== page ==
Recent Reads Is Living the American Dream, With Cheetos

After the tragic events in Manchester this week, we needed some good news – and some good storytelling. So our submissions this week include a true rags-to-riches story, some great leadership secrets and a shift within law firms toward the acceptance of therapy. And if you need a good cry, you should read this week’s final submission, about (in effect) slavery in a 20th-century American household.

Also, check out our blog posts this week on how public relations can adapt in a shifting media landscape and PR and social media lessons derived from the world champion Chicago Cubs.

With that, here’s Recent Reads.

How a Rancho Cucamonga janitor came to invent Flamin’ Hot Cheetos – I loved this profile of PepsiCo’s director of multicultural sales and marketing across North America. It’s one of those rare but amazing true “American dream” stories combining hard work, ingenuity, risk-taking, an accessible company CEO and a little luck. I may steal his description of “starting at the beginning” rather than “starting at the bottom” for when my daughter whines about her first less-than-glamorous summer job in a few years. – Laura Miller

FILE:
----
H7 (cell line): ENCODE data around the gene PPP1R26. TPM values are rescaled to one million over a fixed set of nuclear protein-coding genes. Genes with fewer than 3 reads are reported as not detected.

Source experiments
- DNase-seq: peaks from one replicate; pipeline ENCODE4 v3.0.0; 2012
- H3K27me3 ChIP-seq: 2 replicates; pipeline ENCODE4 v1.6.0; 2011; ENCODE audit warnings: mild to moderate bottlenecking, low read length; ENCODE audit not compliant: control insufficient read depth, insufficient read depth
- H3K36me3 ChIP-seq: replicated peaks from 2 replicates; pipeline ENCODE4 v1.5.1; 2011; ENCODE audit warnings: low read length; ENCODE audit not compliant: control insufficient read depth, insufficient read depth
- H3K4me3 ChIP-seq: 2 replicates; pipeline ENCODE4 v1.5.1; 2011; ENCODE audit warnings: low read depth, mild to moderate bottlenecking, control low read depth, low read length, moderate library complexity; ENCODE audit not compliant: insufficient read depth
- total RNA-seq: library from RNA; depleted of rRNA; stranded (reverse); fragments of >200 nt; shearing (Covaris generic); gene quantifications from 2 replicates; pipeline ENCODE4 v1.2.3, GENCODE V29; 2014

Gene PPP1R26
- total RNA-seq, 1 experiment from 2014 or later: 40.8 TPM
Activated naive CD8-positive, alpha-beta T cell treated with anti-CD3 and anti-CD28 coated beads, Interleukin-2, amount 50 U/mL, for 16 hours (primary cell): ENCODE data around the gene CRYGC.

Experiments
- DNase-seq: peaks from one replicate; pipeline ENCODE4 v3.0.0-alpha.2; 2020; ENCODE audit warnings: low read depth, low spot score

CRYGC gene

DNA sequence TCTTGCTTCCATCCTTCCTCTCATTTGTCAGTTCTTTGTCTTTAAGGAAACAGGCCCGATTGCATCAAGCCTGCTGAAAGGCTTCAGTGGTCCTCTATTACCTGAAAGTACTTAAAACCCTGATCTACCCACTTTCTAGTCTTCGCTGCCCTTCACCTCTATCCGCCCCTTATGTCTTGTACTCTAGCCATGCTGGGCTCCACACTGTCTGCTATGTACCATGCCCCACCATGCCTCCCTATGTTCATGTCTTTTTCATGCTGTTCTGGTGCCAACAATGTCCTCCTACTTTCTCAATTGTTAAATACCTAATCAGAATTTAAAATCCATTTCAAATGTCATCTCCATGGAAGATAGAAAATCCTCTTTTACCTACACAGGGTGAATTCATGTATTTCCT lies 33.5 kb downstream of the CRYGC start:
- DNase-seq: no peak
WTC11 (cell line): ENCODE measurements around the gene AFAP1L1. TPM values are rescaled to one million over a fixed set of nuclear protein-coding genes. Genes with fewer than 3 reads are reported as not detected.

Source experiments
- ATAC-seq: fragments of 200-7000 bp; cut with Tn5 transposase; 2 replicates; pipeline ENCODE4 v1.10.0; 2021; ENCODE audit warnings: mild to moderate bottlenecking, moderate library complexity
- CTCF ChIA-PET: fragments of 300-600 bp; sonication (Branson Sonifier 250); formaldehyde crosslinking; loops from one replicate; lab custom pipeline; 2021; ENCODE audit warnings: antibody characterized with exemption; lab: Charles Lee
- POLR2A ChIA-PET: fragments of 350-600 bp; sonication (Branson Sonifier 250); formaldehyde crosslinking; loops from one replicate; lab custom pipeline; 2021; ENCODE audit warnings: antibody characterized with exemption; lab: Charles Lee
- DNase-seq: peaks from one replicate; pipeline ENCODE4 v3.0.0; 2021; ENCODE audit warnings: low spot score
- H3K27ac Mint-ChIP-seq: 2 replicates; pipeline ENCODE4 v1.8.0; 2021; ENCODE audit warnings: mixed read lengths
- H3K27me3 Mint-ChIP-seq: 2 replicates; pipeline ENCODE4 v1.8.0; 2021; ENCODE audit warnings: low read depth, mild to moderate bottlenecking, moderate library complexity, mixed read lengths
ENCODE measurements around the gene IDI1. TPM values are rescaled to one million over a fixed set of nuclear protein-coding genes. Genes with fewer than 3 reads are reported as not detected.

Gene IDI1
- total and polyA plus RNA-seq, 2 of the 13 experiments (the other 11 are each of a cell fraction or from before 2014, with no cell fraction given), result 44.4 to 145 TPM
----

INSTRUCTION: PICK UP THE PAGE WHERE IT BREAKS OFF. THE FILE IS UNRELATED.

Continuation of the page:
The Seven Leadership Secrets of Great Team Captains – One of my favorite Harvard Business Review articles is entitled “The Making of the Corporate Athlete,” which compares the training and performance habits of professional athletes, namely golf and tennis players, to those of corporate executives. Spoiler: the former trains endlessly for short performance, while the latter does no training for extremely long performance. This Wall Street Journal article is another great read in this genre, covering the lessons we can take away from the greatest sports team captains. Some of the lessons are expected, but many are surprising. Great team captains pride themselves on their willingness to do the grunt work and many hate giving speeches. – Aaron Schoenherr

Law Firms Finally Say It’s OK to See a Therapist – It seems we’ve come a long way toward de-stigmatizing therapy, but we also have a ways to go. Lawyers work in a high-stress environment, so it’s no wonder that some suffer from anxiety or depression, or turn to pharmaceuticals. It’s uplifting to see that some of the big players are spearheading this movement and working to get rid of the stigma around mental health issues. – Tana Watanabe

My Family’s Slave – Odds are you’ve seen this article circulating on social media in the past couple weeks. Maybe you passed on it because you were busy – or exhausted by the nonstop news cycle that is 2017. But neglecting to read this article, to the end, is a mistake. It’s richly told, astonishing and simply pulls no punches. I often discount stories told by journalists about their own lives, as it seems that the reporting would be fairly easy and the perspectives almost certainly biased. I still have those reservations about this story, but it’s so good that it doesn’t matter. If it isn’t the inspiration for a movie by the end of the decade, I’ll be shocked. – Paul Wilson